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The choice to bomb the World Trade Center was more than symbolic. The collapse of the towers coincided with a slowing global economy and was probably intended to cause as much economic as physical harm. The crisis will have deep economic repercussions in a number of areas; while some parts of the economy will be hurt, other sectors may actually benefit, and it is possible that increased defense spending could stimulate the slowing economy in the short run. A global economy requires openness and speed, whereas increased security often entails putting up barriers and walls. The war on terrorism will also dramatically increase security costs at every level. America’s distant global commitments may become enormously expensive and draining. The war on terrorism will decrease consumer spending, the stock market, exchange rates, airline costs, and immigration rates. Furthermore, how will a slowing global economy respond and deteriorate the slowing American economy?
The terrorist attacks on the World Trade Center will cost New York’s economy up to 105 billion dollars and 115,000 jobs. Allen Hevesi, the city comptroller, did a recent report of the breakdown of some costs: Rebuilding the World Trade Center as smaller buildings will cost 6.7 billion; Repairing and restoring other damaged buildings will cost 5.3 billion; Value of equipment, vehicles, computer systems destroyed will cost 12 billion; Lost wages using estimate of 5,600 people will cost 11 billion; Clean-up and stabilization of WTC site will cost 9 billion; City government overtime, vehicle losses, road building will cost 7 billion; Spending by private owners on repairs will cost 1 billion; Treating injured, loss of income from injuries will cost 3 billion; Lost business and economic activity will cost 21 billion; Lost rent for damaged buildings will cost 1.75 billion; Lost wages because of companies leaving New York will cost 3 billion. The city will need additional federal aid to recover. The long-term impact of the attacks depends on how quickly the nation’s economy recover and the decisions on where to locate by the companies. The city initially paid for clearing the area and the most visible portion of the cleanup, which was nearly a half a million tons of steel, concrete and debris.
The World Trade Center attacks were said to be hurting the civilian economy in ways that merely a military engagement like the Persian Gulf War didn’t. MSNBC news reported that because of its global scale and long-term nature, the war on terrorism will cost more than the Persian Gulf War, which totaled about $80 billion in constant fiscal-year 2002 dollars. The Vietnam War, by contrast, cost $572 billion in 2002 dollars. US government spending as a percentage of gross domestic product peaked at 43.7% in 1944 during World War II and was only 20.5% at the height of the Vietnam War in 1968. It is currently about 18%. This is all said to be because in relation to the size of the overall economy, the increase in government spending this time will not be sufficient to compensate for the dampening effect of the threat itself. MSNBC news also reported that the money expected to be spent as a result of the attacks overstates the great impact of fresh government spending, since much of it will simply go to replace lost incomes.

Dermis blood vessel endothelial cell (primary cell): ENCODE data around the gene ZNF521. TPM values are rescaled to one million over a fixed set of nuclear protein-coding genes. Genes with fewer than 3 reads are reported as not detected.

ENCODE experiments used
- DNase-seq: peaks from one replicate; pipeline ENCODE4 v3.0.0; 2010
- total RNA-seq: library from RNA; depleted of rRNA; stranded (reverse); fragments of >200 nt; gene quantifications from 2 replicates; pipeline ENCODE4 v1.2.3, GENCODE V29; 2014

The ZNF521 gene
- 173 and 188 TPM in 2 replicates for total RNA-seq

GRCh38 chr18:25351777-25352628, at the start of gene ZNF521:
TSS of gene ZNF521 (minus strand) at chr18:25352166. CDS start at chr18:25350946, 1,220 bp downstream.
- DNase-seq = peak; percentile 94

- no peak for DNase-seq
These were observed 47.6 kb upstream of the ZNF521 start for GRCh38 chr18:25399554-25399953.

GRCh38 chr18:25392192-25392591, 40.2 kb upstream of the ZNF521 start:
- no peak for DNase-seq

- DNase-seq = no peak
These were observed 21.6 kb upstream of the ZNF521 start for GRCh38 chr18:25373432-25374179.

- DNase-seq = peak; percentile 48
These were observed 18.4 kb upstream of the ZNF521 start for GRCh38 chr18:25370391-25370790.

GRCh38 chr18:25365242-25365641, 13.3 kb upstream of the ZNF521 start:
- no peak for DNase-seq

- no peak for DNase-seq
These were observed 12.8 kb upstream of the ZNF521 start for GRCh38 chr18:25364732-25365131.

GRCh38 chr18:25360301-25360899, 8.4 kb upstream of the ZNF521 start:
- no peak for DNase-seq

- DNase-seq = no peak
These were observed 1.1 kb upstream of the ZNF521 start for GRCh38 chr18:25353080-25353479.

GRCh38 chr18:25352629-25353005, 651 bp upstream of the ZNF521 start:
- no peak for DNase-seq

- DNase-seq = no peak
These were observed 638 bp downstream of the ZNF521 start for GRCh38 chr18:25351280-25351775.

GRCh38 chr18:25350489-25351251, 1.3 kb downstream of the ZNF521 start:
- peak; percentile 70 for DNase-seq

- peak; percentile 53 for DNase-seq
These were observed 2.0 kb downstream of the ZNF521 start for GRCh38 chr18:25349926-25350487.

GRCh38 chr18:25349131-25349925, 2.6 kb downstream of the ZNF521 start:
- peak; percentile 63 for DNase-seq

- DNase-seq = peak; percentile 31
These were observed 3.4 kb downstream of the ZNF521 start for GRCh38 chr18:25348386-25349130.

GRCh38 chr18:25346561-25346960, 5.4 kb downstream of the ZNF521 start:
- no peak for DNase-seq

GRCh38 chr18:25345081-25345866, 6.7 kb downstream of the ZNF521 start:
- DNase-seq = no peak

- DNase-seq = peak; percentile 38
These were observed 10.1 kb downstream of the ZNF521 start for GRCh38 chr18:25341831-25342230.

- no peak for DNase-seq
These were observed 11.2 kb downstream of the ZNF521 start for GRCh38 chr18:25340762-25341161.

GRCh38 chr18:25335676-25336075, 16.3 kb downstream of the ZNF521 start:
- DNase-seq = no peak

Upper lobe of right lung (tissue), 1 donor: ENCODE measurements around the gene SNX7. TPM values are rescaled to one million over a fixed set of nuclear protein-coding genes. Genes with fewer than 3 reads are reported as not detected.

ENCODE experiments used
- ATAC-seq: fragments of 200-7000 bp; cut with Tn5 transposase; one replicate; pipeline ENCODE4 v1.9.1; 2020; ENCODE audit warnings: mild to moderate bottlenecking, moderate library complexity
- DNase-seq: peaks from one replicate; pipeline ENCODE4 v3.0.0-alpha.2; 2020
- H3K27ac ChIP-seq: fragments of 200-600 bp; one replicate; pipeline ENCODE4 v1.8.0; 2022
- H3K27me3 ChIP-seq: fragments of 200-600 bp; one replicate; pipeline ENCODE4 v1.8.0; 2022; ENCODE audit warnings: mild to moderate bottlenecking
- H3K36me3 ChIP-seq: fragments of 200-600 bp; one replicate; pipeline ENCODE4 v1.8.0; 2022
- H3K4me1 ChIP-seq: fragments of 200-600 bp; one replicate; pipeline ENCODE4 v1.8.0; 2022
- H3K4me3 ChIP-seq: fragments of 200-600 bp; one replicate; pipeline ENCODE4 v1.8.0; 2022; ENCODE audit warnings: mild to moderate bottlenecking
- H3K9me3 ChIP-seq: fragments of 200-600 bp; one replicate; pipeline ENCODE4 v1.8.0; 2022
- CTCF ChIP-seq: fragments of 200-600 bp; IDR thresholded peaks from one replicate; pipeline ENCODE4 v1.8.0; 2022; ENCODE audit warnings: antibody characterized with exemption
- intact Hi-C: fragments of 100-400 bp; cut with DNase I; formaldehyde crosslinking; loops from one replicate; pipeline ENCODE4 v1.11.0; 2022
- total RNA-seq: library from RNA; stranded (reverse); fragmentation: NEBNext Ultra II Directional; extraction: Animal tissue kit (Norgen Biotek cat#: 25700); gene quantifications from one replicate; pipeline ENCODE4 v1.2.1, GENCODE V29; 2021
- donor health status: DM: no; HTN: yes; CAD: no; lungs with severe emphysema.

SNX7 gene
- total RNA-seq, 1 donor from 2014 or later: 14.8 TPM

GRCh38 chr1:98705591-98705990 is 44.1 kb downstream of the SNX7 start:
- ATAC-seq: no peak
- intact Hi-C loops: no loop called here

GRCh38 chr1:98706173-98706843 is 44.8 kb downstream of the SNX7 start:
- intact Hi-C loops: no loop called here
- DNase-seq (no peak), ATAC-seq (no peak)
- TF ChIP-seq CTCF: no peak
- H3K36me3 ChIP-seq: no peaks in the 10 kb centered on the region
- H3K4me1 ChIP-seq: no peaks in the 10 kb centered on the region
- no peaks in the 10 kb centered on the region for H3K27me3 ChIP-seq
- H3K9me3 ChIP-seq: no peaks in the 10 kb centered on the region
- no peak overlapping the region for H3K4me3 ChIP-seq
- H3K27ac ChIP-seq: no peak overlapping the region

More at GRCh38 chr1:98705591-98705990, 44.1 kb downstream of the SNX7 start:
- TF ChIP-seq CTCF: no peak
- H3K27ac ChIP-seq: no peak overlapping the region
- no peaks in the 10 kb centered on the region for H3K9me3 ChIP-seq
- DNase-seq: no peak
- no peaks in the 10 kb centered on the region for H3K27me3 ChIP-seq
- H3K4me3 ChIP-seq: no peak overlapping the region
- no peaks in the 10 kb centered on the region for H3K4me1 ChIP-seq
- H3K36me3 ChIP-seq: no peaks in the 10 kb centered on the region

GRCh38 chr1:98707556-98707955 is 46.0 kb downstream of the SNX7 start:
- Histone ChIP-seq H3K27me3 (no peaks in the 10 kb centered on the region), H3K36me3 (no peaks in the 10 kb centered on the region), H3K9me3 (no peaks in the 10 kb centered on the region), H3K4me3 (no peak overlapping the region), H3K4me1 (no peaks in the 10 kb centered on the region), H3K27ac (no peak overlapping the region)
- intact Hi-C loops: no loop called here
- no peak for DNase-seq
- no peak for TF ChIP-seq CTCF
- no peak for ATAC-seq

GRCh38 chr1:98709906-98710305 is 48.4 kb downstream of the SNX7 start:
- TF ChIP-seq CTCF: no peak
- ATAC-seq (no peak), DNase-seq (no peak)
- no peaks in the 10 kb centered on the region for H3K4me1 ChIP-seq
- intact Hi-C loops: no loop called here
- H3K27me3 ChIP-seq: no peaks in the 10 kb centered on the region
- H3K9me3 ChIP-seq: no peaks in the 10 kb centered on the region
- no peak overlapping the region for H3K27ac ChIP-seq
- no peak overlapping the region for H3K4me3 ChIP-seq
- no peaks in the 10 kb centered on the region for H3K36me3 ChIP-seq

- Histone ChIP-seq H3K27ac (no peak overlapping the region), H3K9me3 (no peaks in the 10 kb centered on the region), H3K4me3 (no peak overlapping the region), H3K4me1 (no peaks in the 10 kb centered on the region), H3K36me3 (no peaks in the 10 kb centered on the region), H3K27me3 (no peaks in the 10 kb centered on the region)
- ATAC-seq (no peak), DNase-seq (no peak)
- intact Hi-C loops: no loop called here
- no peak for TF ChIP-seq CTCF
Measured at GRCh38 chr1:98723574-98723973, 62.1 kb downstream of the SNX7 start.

The economics of war show that in wartime, the production of standard consumer goods has to be curtailed in favor of weapons, army supply, medications and other products that are in high demand. The best way to do this is to let the private sector respond to incentives, even though government spending now plays a big part in determining what should and should not be produced since it becomes the biggest client for these products. That is not the way things have been done in the wars of the 20th century though. On the contrary, governments have used each such opportunity to increase their control on the productive sector, proving that indeed, war is the health of the state. Wars have powerful and mostly negative economic effects, arising from loss of production capacity, movement of manpower, reduced foreign exchange earnings and subsequently imports.
The cost of disasters has been said to be very expensive. The Federal Emergency Management Agency (FEMA) reported that damage from hurricanes over the past ten years has been more frequent and costly to American taxpayers than any similar period in recent history. According to FEMA data, a total of 32 Presidential major disasters were declared from 1988 through 1997 for damage from Atlantic and Pacific hurricanes affecting 17 states on the United States mainland, Puerto Rico and the US Virgin Islands in the Caribbean, and American Samoa and Hawaii in the Pacific. The cost to the nation for these disasters currently stands at more than $5.2 billion in FEMA recovery funding alone. Those figures contrast with the previous ten years when 21 major disasters were declared and $552 million in FEMA assistance was needed to aid recoveries from ten hurricane strikes affecting 12 mainland states, Puerto Rico, the US Virgin Islands and American Samoa. FEMA figures also show that the 1988-1997 period spawned several of the most intense hurricanes in recent history, led by Hurricane Andrew’s assault on South Florida and parts of Louisiana in 1992.